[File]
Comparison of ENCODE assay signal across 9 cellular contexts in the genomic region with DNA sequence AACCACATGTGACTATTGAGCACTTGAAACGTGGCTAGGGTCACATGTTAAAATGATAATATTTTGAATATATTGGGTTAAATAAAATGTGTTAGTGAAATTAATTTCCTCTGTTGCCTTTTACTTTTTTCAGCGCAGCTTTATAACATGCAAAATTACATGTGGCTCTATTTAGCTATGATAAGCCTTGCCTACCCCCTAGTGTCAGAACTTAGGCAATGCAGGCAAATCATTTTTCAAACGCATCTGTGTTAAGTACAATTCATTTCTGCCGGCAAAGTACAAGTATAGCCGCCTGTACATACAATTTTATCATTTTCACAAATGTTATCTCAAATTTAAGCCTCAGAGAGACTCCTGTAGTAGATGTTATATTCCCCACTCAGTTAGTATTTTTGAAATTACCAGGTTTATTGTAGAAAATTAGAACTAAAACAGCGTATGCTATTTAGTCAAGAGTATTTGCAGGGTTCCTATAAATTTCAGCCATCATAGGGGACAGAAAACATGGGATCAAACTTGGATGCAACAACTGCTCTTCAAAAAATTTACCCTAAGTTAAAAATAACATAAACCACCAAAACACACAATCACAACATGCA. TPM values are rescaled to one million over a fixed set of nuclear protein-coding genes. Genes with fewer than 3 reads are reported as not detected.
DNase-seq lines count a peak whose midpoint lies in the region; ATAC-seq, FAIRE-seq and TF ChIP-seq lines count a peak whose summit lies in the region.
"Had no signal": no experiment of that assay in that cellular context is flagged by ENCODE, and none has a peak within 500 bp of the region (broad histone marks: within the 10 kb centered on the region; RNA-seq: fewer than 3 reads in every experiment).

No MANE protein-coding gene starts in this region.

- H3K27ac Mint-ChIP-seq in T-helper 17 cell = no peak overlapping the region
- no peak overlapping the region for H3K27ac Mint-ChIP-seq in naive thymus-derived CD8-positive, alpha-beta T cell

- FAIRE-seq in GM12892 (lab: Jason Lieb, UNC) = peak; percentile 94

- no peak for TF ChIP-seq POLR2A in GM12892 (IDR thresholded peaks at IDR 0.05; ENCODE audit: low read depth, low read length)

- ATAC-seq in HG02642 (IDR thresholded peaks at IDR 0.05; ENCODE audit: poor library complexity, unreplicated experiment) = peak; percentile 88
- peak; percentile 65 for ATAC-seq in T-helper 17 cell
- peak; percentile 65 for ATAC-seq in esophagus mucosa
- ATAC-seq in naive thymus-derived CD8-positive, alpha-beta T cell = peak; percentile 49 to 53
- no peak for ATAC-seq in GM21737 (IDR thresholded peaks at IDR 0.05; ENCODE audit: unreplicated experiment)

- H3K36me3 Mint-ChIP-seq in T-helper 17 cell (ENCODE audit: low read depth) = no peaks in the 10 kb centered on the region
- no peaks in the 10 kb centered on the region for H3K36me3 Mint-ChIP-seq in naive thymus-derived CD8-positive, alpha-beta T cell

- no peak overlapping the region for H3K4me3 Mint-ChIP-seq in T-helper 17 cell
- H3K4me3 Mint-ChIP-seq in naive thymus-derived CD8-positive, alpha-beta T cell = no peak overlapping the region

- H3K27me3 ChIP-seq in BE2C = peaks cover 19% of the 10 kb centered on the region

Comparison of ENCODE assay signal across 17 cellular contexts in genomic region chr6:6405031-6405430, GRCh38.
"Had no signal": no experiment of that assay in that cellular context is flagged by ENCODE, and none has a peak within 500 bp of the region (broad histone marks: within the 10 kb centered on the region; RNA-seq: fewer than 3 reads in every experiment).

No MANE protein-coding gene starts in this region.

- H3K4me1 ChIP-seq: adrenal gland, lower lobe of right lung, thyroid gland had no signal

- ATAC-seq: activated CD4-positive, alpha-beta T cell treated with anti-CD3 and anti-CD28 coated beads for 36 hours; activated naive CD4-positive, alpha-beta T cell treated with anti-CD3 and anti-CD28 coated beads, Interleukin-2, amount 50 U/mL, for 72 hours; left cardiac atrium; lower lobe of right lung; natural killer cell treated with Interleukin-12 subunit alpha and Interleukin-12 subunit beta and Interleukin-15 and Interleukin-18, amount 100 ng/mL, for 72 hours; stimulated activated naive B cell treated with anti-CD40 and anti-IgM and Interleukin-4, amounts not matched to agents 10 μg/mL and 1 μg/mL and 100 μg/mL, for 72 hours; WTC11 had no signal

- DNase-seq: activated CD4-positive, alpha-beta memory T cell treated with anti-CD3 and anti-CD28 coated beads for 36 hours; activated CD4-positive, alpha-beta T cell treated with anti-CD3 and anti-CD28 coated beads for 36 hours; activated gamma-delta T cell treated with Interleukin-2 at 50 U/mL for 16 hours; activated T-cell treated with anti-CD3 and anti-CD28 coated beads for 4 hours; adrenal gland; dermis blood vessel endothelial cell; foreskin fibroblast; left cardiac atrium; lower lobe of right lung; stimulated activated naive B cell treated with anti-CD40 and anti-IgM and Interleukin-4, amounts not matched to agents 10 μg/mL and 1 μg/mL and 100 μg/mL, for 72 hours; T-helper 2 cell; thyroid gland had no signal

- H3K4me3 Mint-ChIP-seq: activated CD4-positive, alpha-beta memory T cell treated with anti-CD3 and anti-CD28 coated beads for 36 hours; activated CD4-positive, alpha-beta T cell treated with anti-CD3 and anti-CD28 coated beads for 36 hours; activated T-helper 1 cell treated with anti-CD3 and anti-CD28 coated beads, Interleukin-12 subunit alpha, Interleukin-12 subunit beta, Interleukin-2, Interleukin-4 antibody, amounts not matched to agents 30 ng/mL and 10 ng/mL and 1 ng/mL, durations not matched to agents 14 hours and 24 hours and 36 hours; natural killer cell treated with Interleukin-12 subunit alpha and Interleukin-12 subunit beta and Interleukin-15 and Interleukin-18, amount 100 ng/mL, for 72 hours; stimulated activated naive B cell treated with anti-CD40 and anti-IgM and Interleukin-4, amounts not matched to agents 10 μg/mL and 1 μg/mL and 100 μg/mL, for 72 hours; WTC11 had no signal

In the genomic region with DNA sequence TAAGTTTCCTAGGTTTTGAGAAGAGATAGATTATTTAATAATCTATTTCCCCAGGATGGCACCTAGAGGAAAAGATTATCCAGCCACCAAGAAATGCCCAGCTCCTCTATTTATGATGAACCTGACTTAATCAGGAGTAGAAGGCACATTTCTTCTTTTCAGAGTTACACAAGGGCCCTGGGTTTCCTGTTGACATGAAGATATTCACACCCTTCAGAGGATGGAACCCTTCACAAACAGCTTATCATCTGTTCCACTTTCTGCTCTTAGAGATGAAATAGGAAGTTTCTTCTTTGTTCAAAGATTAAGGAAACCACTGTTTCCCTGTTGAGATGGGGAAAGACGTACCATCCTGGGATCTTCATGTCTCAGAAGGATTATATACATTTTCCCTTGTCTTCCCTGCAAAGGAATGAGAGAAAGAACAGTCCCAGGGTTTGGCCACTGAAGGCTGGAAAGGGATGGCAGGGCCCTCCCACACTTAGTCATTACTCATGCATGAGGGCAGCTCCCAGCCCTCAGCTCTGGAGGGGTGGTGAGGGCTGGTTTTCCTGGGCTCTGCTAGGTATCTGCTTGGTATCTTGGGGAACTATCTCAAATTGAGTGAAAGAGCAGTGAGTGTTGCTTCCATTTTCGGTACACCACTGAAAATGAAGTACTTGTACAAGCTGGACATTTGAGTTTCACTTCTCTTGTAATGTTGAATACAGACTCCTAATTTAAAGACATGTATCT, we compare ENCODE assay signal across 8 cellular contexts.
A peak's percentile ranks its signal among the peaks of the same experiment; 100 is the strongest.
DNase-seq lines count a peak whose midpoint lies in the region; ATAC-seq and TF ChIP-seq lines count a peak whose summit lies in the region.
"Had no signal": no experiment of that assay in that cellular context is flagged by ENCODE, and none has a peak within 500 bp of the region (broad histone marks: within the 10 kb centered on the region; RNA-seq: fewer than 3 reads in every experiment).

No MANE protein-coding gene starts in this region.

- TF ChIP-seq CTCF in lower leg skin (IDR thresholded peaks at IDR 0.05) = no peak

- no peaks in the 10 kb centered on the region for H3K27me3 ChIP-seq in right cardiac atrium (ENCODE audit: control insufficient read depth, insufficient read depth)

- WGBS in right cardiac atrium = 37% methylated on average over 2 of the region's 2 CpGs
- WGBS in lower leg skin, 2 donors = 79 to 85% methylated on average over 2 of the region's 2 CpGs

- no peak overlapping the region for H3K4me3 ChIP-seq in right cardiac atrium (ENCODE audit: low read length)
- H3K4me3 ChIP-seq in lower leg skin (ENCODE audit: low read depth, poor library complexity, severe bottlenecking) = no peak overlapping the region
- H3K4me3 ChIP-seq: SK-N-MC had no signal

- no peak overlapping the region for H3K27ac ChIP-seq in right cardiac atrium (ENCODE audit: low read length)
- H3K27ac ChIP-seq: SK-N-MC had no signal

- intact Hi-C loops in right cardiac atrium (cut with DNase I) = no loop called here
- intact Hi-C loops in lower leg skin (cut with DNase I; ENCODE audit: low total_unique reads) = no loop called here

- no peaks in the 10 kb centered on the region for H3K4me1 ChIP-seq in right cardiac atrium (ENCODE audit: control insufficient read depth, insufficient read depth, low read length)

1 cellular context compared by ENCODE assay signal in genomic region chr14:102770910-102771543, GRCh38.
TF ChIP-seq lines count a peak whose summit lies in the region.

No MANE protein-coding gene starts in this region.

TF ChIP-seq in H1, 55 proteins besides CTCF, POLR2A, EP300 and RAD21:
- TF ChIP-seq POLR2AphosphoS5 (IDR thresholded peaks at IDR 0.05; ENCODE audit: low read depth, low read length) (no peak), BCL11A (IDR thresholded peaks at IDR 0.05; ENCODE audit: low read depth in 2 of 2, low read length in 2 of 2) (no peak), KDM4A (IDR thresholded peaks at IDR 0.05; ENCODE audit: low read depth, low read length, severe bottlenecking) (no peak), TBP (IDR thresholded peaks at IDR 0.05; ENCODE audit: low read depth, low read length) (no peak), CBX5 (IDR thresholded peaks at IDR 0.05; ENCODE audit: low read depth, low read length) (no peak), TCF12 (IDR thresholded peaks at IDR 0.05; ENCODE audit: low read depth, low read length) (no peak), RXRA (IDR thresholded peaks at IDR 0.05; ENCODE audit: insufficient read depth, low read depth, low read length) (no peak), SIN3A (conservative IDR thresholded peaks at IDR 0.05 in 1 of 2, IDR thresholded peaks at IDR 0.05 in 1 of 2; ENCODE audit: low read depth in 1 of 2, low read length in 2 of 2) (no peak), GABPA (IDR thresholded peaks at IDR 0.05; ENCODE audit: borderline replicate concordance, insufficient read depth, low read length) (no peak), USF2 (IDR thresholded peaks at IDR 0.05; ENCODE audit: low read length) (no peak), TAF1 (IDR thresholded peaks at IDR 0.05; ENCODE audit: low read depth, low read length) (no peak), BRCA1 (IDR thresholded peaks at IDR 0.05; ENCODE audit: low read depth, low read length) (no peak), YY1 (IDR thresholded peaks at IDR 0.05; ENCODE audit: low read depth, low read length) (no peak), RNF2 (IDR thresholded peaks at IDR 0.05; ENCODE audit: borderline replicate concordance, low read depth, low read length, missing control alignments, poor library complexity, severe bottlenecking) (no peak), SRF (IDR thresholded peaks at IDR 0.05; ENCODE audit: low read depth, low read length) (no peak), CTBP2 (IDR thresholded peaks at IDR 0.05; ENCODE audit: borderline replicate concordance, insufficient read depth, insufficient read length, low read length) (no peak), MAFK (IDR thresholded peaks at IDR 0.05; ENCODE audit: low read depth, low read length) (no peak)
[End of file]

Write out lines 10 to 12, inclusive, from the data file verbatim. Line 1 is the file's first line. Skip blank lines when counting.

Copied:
- peak; percentile 65 for ATAC-seq in T-helper 17 cell
- peak; percentile 65 for ATAC-seq in esophagus mucosa
- ATAC-seq in naive thymus-derived CD8-positive, alpha-beta T cell = peak; percentile 49 to 53